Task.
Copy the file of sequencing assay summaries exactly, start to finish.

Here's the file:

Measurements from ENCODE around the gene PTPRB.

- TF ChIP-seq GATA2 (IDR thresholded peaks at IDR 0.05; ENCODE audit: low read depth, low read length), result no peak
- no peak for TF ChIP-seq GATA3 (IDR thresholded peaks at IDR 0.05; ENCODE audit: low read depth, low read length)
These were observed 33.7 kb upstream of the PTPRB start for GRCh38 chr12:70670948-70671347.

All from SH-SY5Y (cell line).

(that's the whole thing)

Measurements from ENCODE around the gene PTPRB.

- TF ChIP-seq GATA2 (IDR thresholded peaks at IDR 0.05; ENCODE audit: low read depth, low read length), result no peak
- no peak for TF ChIP-seq GATA3 (IDR thresholded peaks at IDR 0.05; ENCODE audit: low read depth, low read length)
These were observed 33.7 kb upstream of the PTPRB start for GRCh38 chr12:70670948-70671347.

All from SH-SY5Y (cell line).